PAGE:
MIN GONG v. IDA L. POYNTER (Tenn. Ct. App. February 1, 2010)
Min Gong ("the plaintiff") filed this action against Ida L. Poynter ("the defendant") for injuries she sustained when, as a pedestrian on the sidewalk, she was struck by an automobile driven by the defendant, all as alleged in her filing. The "complaint" was filed pro se in the form of a long letter with approximately 200 pages of accompanying documents.
The defendant served written discovery on the plaintiff consisting of six interrogatories and one document request. The plaintiff submitted an unsworn response in which she objected to answering the defendant's discovery on the grounds that "individuals" are not subject to written discovery and that the information requested was protected by the attorney-client privilege or the work product doctrine. The defendant filed a motion to compel which the trial court granted after a hearing held on January 29, 2009. The order, filed January 29, 2009, compelled "the Plaintiff [to] submit written responses to Defendant's discovery within thirty (30) days from the date of this Order or Plaintiff's suit will be dismissed."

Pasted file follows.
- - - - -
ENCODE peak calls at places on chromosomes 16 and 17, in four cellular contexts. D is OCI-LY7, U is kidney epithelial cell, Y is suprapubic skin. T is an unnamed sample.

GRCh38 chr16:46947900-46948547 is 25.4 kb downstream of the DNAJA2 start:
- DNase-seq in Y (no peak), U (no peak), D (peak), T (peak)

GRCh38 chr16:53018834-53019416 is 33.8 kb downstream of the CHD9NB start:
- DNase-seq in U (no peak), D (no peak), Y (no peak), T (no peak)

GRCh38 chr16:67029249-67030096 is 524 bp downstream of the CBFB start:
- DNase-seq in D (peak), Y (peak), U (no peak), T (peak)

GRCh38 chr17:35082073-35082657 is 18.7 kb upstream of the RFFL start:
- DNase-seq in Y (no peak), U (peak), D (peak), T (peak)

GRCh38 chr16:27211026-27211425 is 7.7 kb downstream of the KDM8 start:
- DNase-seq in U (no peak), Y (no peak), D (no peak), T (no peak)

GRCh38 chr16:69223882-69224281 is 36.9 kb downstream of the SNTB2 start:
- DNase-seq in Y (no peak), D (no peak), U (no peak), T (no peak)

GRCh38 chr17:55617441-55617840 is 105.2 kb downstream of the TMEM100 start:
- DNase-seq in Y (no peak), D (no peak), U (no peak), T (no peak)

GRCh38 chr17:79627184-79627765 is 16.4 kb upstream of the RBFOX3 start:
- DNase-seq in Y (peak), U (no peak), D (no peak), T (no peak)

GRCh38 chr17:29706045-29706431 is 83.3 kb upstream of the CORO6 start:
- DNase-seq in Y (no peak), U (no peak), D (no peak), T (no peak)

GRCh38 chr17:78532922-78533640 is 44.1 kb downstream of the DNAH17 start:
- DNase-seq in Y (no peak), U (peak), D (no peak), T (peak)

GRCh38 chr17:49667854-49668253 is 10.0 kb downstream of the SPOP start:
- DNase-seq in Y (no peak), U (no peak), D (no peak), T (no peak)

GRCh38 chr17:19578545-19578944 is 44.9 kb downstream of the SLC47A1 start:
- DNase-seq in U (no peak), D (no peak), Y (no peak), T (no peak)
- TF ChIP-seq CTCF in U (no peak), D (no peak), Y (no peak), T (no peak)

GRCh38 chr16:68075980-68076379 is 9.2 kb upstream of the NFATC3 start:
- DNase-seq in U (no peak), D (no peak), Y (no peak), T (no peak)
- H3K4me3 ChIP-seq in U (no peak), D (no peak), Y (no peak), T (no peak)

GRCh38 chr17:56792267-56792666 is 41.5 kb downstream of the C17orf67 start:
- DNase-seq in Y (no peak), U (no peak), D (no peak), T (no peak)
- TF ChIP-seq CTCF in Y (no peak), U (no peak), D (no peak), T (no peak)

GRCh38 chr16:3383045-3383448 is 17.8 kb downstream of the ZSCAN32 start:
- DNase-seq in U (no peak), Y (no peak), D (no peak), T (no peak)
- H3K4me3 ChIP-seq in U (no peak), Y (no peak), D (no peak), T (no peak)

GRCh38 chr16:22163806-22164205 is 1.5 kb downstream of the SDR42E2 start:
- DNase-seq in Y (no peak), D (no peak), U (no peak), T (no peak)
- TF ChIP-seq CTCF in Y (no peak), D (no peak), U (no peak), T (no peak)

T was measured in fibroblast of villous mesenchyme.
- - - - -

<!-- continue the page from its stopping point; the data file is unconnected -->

The plaintiff did not appear at the January 29, 2009, hearing, but did file several "motions" of her own. In addition, she sent written notification that she had scheduled the matter for a four-hour trial on April 2, 2009. As to the motion to compel, the plaintiff asserted that the defendant had misinterpreted "Rule 33 of the Tennessee Rules of Civil Procedure" and that it is not applicable to individuals. Counsel for the defendant filed an affidavit on March 11, 2009, stating that the plaintiff had not complied with the order and that the plaintiff, as late as March 9, 2009, continued to resist discovery on the grounds previously stated by her. On March 25, 2009, the trial court entered an order dismissing the case "without prejudice." The plaintiff appeals. We affirm.
Opinion can be found at: